Something that makes the Crawfish Cup special is the field of competition. We had the immense pleasure of meeting great people at every turn. Please head over to the competitor profile section to meet a few shooters from all over the U.S. Each one brought something special to the match. Also attending this year were the three members of the Yackley 5ive, Tim and Sean Yackley, and their mom, competitor Becky Yackley. These bright young men are the future of action pistol. We got the chance to bounce a few questions off them prior to the match:
Tim and Sean Yackley are not only involved in every aspect of action pistol, they take their dedication beyond Crawfish and Bianchi Cup, and into long range shooting, 3-gun, all the way down to working the reloading bench. When asked about their level of commitment to the shooting sports, they said, “One of the things that really makes us love shooting is seeing what we’ve been able to do with all the little things we’ve done: we don’t have anyone training us, it’s a lot of our own work, over years. As kids, it’s neat to see the tiny bits of work we do with each other turn into a great performance – stuff like working on particular skills and seeing that help each other in a match, or taking a small piece of advice someone gave us on say, shooting barricades, and seeing it play a role in something we figure out and can grow from – those things really make the little parts of everything we’ve done, with help from lots of people come into play.”
These Lucas Oil Outdoor sponsored shooters are already making a name for themselves. Tim Yackley took home first place in the Master Category, at age 13! Proof positive of a stellar career in shooting sports, and a definite presence at The Crawfish Cup.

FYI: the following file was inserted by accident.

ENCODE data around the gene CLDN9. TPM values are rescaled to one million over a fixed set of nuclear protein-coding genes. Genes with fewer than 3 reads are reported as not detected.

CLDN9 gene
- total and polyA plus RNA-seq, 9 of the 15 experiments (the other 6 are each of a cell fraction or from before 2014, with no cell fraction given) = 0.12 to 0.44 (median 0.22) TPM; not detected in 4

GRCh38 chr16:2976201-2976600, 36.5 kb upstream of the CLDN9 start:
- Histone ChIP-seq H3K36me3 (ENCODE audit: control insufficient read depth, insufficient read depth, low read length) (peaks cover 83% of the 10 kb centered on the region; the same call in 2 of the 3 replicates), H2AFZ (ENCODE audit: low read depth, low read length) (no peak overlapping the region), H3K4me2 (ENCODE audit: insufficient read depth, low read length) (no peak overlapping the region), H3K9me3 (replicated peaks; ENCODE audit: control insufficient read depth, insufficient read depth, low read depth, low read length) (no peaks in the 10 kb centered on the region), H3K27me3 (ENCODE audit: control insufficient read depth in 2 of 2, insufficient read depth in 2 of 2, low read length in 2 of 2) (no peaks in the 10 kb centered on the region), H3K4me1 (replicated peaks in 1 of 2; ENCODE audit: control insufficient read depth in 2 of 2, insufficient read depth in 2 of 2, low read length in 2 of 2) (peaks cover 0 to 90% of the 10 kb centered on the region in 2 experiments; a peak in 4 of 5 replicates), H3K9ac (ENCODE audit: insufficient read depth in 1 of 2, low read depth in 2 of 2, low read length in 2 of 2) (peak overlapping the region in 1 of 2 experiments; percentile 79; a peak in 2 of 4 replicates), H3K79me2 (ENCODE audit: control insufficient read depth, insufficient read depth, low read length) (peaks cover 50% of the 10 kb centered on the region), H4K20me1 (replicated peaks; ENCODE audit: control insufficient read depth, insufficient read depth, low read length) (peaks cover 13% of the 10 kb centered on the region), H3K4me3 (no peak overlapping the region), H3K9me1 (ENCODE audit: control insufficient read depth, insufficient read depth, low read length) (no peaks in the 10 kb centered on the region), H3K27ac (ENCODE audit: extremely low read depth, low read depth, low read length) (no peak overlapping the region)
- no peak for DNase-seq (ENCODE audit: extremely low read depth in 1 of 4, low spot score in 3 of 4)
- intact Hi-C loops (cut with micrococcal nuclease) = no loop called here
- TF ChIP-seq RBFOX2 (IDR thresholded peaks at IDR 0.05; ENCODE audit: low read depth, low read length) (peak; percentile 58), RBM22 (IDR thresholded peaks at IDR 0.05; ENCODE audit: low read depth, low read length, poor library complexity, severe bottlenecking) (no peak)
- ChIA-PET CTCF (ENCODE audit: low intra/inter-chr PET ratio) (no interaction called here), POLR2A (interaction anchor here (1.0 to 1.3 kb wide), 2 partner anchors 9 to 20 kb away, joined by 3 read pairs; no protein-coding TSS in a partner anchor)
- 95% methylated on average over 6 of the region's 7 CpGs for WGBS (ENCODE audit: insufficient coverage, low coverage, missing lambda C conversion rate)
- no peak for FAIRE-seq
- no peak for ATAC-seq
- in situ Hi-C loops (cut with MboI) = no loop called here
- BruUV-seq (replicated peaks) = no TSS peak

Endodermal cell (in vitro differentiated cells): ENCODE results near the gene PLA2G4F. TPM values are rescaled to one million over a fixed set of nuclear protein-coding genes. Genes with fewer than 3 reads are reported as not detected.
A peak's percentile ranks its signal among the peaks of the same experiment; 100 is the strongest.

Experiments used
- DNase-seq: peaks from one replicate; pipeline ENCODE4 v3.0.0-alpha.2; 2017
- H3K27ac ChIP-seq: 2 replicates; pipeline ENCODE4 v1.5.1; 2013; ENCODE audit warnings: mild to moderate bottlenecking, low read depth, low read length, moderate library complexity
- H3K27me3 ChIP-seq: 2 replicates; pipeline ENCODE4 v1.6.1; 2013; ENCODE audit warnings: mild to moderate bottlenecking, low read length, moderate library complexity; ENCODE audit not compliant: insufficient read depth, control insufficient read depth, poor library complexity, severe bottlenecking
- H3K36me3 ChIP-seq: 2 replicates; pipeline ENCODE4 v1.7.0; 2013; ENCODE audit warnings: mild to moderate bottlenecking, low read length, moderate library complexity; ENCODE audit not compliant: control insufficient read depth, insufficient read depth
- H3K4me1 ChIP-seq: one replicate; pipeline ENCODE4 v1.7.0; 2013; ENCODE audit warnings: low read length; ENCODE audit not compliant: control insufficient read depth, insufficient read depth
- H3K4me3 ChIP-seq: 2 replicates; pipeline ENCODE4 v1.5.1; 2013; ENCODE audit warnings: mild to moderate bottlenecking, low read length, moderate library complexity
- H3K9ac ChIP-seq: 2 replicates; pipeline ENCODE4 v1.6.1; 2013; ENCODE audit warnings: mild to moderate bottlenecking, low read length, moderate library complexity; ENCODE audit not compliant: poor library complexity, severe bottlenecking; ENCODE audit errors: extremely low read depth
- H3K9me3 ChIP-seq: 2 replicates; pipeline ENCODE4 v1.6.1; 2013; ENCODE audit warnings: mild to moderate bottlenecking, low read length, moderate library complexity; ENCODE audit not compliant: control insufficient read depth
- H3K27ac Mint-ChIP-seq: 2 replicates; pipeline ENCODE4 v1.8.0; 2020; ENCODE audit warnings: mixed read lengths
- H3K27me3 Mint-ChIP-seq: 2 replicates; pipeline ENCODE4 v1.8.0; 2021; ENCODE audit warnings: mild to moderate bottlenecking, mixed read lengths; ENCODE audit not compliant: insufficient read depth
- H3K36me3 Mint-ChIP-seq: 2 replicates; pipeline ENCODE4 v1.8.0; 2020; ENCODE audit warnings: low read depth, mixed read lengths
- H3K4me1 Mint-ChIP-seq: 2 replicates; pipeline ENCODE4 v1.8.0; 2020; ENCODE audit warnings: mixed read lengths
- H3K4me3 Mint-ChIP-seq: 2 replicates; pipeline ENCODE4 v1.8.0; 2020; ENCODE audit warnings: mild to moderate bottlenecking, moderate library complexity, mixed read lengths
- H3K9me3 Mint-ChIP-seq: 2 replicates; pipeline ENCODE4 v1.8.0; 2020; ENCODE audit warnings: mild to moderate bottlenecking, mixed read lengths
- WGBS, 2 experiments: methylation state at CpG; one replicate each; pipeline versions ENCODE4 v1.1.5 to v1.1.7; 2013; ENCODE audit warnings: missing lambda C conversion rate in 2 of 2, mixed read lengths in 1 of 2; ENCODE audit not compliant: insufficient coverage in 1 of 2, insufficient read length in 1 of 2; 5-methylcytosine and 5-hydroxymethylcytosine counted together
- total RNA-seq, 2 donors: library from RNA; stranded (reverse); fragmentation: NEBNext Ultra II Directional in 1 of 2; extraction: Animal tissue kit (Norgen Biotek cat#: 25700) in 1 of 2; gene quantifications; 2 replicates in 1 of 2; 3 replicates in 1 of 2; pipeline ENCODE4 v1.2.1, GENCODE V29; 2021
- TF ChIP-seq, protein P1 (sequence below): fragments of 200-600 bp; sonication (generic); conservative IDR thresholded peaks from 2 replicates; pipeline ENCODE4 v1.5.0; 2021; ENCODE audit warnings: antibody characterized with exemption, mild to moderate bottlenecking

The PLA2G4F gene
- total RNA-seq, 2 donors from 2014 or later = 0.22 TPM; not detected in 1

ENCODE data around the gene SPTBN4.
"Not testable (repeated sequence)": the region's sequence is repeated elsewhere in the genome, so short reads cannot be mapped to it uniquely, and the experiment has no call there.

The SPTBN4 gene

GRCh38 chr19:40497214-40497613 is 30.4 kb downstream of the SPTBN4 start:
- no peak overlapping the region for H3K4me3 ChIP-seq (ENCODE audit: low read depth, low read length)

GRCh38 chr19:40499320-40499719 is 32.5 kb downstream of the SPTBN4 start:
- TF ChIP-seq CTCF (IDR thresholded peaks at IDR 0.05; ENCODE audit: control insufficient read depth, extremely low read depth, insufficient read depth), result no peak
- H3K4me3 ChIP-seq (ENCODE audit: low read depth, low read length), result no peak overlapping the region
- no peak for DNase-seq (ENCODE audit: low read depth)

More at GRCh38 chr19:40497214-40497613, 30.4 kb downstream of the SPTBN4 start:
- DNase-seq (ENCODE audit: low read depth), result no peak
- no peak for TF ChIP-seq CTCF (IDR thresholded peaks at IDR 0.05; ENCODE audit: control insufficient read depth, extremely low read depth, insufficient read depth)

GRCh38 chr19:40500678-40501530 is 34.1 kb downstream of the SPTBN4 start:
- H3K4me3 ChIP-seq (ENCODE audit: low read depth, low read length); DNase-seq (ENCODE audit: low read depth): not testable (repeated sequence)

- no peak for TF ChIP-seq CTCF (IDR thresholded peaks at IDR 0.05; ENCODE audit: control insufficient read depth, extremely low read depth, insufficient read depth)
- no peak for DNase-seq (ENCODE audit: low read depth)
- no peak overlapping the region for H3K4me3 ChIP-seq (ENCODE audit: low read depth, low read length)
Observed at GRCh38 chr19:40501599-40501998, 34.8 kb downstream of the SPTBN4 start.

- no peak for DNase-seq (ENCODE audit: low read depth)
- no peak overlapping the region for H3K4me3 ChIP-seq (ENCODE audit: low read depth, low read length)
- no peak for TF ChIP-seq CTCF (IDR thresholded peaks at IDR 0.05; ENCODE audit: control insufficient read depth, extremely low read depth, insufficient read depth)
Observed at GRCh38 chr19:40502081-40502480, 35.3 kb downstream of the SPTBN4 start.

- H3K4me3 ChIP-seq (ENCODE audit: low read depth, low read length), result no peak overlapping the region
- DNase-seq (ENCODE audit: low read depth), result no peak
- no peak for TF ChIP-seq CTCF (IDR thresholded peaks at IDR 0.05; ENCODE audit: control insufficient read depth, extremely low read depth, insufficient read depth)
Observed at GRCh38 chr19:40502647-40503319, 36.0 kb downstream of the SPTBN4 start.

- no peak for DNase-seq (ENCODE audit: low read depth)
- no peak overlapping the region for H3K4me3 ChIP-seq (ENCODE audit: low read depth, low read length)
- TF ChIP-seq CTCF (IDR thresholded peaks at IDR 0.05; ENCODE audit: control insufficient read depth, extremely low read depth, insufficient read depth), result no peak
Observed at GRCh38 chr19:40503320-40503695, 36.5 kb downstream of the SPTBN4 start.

Team Cerino stands out, and it’s not just because of Michelle’s tiara. Chris and Michelle are fierce competitors, and have a great rapport with every other shooter they encounter, adding a level of fun to each section of the match that we had no idea could exist in such a regimented structure.
Vera Koo is not only a shooter of legend, she’s a true ambassador to the sport. Earning High Lady, and Grand High Lady this year at the cup was a great achievement. Beyond that, she donated $300 of her own money to be divided up, and given as door prizes to other shooters.
See, it’s the elements that lie underneath the surface of the competition. These acts of comeradery, generosity, and respect are what propel The Crawfish Cup to the next level.
Check out part 2 for more on the individual matches, competitor interactions, and information on the 2016 Crawfish Cup and their sponsors!
Have you participated in Action Pistol, or any other shooting competition? Tell us about it in the comments below!
Beretta’s free e-book,Ten Essential Tips for CCW Holders, has some useful tips to consider, in particular for gunowners who are contemplating the pros and cons of everyday carry for themselves.
As the Beretta CCW booklet says, “Carrying a concealed handgun requires a certain amount of confidence. You need to be confident in your knowledge of laws and regulations. You have to have confidence in your accuracy, and you need to trust that you can carry a gun effectively, securely and comfortably. If a gun is a burden for you to carry, you probably won’t.” So far, so good.
Click here to download 10 Essential Tips for CCW Holders as a PDF.
The topics covered are:
Knowing How to Carry Your Gun Comfortably and Effectively
Dressing to Keep Your Weapon a Secret
Understand Your Weapon’s Capabilities
Choose a Suitable Caliber
Practicing Basic Skills
Try Your Hand at Point Shooting
Training to Clear Your Weapon
Stage Your Weapon
Closing to Engage a Threat
And Beretta offers some additional information which may be of value to our customers who are considering making the move to concealed carry:
55% of gunfights take place 0-5 feet.
20% of gunfights take place in 5-10 feet.
20% of gunfights take place in 10-21 feet.
95% of gunfights take place in 0-21 feet. (Source: FBI)
The average man can cover 21 feet of ground in 1.5 seconds.
The average man cannot draw a gun from concealment in under 2 seconds.
The average gunfight is over in 3-5 seconds.
3 to 4 shots are usually fired.
Most gunfights take place in low-light conditions.
On average, one shot in four strikes someone.
Here are three of the ten tips in more detail:
Dressing to Keep Your Weapon a Secret
Once you’ve chosen a holster and a gun, you have to hide them both. The trick is keeping the gun both concealed and accessible. The main give-away is the gun’s outline being visible through clothing (printing). Some tips on choosing the right clothing to carry concealed:
Wear pants that have enough room in the pocket or in the waist band to comfortably carry the gun.